I say Nummy, Nummy in a “sing-song” voice while giving all oral meds to goats & children. I think it helps the process, my kids contradict me.
Now, a few things to keep in mind. In the front, goats only have bottom teeth, no top teeth, instead on top they have a hard dental pad. However, in the back they have both top and bottom teeth that are SHARP! Your dogs molars have nothing on the molars of a goat and I promise you, you do not want to get your fingers caught!
Here is a handy picture showing you the anatomy of a goats mouth. You can see the lower incisors in the front, the gap, then the razor sharp molars in the back.

When bolusing, I straddle the goat, grab from the top and hold firmly in that toothless gap, careful to keep my fingers away from the chomping molars. Tilt the head back, push pill gun up over the tongue and as far back as I can get it, then push the plunger, close their mouth and shove a treat in!! With Bleuberry, I’m not tall enough to straddle her, so I lock her in the milkstand to bolus her. Easy Peasy! So easy in fact, that Clayton, my 8 year old, bolused Casper without a single problem. No spit out boluses, no chomped boluses, and no missing fingers.
Now, there is some debate on whether or not bolusing via treats is as reliable as the traditional baling gun (or pet pill gun) method, Im not getting into all that here. I did the treat method out of desperation, but in all honesty, I prefer the pill gun and giving full, un-chewed boluses. That way I KNOW without a doubt that they received their full dose.
Here is a nifty lil diagram illustrating how the bolus actually works:

How the bolus works. Photo courtesy of Joyce Lazzaro by way of Animax Vet

Now, do keep in mind that copper is just one part in the mineral equation. Depending on your area you may have other deficiencies to worry about. For my area, and my herd, I have best results copper bolusing every 3-4 months, and I also give Bo-Se which is an injectable Vitamin E/Selenium that you can obtain with a vet RX. In addition to this I feed a high quality LOOSE mineral.
Emphasis on LOOSE mineral, as in bagged and similar to coarse sand in texture. Yes, there are mineral blocks available, but have you ever been licked by a goat? If not, come over and Ill set Sabrina on ya.
Goats have very smooth tongues like a dog does which make it a bit more difficult to get all they need simply by licking at the block. Mineral blocks are typically full of cheap salts, so the goat needs to consume more of the block in order to meet its mineral needs. Problem is, the goat is attracted to the mineral block because of the salt and they typically get their fill of salt before theyve come close to consuming the necessary amount of minerals. So all in all, while its a convenient concept, to me, a mineral block is worthless.

There are a variety of loose minerals on the market. Steer clear of Sheep & Goat minerals. Copper is toxic to sheep, while studies have shown that goats need a good bit of it, so a mineral safe for sheep just isnt going to come close to meeting a goats copper needs. I prefer to buy dark, loose minerals grey, brownish ones. The red ones usually contain higher levels of iron and iron inhibits copper absorption. Add in that many of the red minerals have iffy amounts and sources of copper to begin with and its just not worth the money. The best I could find, in my area is Cargill Right Now Onyx, a cattle mineral and the goats seem to do great on it and readily consume it, so Im happy.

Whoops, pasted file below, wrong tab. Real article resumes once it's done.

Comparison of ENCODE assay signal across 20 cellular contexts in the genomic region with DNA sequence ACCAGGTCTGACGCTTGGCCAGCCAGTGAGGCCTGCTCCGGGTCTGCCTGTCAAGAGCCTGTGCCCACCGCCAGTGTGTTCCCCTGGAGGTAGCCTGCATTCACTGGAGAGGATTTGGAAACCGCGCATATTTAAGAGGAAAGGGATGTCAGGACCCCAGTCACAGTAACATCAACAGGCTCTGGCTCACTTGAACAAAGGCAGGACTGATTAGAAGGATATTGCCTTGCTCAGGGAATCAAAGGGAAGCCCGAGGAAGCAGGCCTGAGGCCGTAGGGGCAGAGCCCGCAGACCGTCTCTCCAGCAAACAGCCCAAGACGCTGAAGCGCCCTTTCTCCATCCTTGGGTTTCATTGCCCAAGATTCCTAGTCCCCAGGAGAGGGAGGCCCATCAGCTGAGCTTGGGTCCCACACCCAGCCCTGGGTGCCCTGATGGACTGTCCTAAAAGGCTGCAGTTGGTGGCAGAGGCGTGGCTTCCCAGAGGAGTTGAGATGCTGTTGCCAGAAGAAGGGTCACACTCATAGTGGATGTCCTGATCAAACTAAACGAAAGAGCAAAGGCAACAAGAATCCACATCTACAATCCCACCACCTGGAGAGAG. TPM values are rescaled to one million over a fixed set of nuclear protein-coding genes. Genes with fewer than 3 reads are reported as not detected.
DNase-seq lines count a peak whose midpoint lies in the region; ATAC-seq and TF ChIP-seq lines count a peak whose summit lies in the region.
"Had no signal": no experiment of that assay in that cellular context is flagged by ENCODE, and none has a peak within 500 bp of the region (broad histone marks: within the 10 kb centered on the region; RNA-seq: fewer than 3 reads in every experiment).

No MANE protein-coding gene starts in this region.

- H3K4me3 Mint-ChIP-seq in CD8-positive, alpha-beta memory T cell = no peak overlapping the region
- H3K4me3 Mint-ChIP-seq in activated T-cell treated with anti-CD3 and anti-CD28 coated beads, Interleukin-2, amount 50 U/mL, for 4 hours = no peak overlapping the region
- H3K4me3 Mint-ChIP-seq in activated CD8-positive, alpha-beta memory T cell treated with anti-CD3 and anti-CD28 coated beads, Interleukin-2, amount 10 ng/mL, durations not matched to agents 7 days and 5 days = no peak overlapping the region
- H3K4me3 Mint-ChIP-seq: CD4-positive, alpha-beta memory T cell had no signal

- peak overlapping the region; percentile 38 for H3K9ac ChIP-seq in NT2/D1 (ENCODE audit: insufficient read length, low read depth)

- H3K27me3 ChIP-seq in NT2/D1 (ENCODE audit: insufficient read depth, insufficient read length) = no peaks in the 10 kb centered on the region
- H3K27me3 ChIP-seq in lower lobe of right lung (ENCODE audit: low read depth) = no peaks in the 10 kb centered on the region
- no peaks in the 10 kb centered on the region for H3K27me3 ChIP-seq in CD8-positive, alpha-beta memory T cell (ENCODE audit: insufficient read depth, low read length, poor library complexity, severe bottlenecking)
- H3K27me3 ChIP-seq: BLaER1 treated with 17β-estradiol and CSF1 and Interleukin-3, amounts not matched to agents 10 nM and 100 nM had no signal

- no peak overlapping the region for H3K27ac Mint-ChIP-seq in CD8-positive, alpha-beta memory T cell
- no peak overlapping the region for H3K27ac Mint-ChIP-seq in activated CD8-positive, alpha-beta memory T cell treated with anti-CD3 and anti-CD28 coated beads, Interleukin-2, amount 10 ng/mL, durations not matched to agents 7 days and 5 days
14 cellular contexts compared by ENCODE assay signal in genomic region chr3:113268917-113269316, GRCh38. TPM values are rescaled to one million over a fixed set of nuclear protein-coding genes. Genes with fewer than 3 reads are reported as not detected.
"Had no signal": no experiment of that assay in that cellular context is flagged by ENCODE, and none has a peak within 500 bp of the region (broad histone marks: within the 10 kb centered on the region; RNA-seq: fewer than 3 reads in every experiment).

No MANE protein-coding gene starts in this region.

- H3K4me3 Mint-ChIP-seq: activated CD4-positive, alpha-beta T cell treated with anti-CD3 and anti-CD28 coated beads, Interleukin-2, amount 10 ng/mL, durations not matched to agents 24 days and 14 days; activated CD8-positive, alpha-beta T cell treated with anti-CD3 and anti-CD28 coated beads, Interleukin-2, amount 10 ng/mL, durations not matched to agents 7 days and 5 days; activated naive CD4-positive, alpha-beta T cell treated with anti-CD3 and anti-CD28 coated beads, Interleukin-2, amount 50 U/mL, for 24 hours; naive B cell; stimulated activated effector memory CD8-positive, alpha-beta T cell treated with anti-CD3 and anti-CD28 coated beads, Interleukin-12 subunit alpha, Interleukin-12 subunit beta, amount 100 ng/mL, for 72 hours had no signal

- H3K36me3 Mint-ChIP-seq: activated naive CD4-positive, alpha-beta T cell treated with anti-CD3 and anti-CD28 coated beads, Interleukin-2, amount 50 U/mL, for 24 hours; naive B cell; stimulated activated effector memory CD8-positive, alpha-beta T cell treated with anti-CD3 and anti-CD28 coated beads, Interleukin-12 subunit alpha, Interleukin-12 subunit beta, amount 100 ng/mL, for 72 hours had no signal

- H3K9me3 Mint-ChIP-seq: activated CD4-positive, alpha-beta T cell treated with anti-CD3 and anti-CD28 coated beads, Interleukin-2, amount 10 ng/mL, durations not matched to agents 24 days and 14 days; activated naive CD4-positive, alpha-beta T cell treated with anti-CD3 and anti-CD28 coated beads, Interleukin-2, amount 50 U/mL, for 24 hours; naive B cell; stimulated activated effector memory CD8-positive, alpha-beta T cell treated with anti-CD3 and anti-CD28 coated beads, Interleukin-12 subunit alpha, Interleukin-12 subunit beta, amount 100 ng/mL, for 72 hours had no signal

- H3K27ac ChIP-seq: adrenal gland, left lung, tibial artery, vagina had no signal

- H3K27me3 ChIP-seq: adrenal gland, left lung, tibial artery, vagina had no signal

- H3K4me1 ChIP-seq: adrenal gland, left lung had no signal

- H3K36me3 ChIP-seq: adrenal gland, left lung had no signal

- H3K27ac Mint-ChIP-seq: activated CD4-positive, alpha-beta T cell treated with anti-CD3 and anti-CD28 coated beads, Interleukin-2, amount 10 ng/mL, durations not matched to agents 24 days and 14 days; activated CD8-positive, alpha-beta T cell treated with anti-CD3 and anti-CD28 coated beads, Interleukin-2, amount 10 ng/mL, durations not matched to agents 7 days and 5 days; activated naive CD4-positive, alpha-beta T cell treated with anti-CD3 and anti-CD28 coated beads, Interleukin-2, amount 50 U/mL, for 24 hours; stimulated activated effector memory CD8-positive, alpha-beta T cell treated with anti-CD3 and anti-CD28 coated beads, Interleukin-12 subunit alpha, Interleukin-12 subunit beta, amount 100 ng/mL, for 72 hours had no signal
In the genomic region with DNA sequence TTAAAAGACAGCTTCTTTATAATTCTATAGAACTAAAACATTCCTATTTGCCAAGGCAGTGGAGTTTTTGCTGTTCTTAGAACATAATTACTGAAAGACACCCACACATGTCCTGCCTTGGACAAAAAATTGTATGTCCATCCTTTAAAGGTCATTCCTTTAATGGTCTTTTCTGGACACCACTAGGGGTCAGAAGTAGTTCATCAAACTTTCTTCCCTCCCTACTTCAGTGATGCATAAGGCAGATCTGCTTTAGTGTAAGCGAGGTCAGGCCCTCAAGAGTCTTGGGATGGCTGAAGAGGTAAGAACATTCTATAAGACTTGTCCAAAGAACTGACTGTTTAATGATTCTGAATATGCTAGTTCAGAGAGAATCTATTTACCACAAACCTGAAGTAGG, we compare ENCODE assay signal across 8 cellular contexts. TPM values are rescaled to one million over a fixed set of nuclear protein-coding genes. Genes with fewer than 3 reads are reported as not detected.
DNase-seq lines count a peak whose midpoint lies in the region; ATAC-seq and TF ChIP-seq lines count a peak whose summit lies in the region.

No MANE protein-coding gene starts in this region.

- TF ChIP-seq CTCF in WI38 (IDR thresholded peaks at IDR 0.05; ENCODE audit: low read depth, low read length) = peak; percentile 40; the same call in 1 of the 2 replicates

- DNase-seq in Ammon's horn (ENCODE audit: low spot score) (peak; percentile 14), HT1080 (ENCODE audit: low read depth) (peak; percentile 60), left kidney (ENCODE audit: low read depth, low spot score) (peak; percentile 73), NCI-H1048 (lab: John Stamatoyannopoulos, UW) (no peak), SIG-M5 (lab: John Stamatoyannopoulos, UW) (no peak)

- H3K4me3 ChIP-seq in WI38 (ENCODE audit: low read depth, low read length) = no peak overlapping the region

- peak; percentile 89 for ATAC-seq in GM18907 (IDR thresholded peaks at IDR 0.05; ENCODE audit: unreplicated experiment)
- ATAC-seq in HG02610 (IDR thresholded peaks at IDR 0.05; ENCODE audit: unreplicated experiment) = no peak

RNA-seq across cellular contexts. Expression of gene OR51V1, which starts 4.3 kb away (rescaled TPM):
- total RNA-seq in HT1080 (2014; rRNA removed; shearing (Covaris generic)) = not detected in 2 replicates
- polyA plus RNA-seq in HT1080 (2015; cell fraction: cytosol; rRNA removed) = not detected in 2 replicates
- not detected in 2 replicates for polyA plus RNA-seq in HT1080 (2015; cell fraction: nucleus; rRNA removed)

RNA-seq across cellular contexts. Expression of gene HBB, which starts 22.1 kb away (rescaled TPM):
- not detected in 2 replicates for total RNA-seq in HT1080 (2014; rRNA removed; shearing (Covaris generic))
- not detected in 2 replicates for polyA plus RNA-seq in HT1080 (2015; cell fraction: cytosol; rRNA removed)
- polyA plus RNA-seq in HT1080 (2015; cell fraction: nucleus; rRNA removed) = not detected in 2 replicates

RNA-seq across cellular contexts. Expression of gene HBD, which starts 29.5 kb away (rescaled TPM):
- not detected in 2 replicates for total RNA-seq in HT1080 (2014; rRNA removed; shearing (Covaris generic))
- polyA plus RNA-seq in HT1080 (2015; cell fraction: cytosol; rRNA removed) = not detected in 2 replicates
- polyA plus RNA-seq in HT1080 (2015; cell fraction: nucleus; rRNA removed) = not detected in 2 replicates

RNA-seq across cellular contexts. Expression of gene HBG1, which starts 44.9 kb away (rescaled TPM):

My loose mineral of choice. A 50lb bag last FOREVER.

To be truly scientific I even tried a few for comparison…. And yes, by “tried”, I mean I went on a taste testing spree.
I licked a mineral block, a salt block and tried a pinch of the Cargill Right Now Onyx loose mineral. Salt block obviously was the saltiest. That mineral block was almost as salty as the pure salt block, with a hint of earthy undertones and the Right Now Onyx was just gross (or should I say “very earthly”?) I could taste a SLIGHT saltiness, but it was barely there. So given that controlled, uber scientific experiment, I have proven that my loose mineral of choice isnt chock full of cheap, filler salts.
True, I also read the labels as well, but the taste testing, IMO, made the whole thing more legit.

Also, a side note Copper boluses are made of copper OXIDE. I see some folks grabbing bottles of copper SULFATE and just pouring who knows how much into their water troughs, and some who even have fed it via syringe. Do keep in mind that there is such a thing as Too much of a good thing. The copper OXIDE rods in the bolus dissolve slowly over a period of MONTHS in the digestive tract of the goat and when used properly, pose no risk of copper toxicity. The copper sulfate CAN be toxic and it is not a gradual release form of copper supplementation….
Anywho, just look how pretty Sabrina is now!

No coarse hair, no coat discoloration, no more hoof issues

Before her diet was heavily processed sweet feed in huge amounts (4 1/2+lbs of 16% sticky sweet feed per day), browse, a flake of alfalfa hay, mineral block and grass hay free choice. Here we switched it up a bit.
She now gets 17% protein, Standlee alfalfa pellets, good quality coastal & sudan hay, LOOSE minerals and her grain ration is a 12% protein mix of 2 parts whole oats, 1 part Purina Strategy Healthy Edge horse feed (lower protein, high forage content high fat/calcium feed) top dressed with black oil sunflower seeds or rice bran pellets.When milking she consumes no more than 3lbs of grain per day (usually 1lb each milking) and last lactation she milked 14lbs at 2 weeks fresh. Plus she maintains great condition. So, in summary, she actually looks better on LESS feed.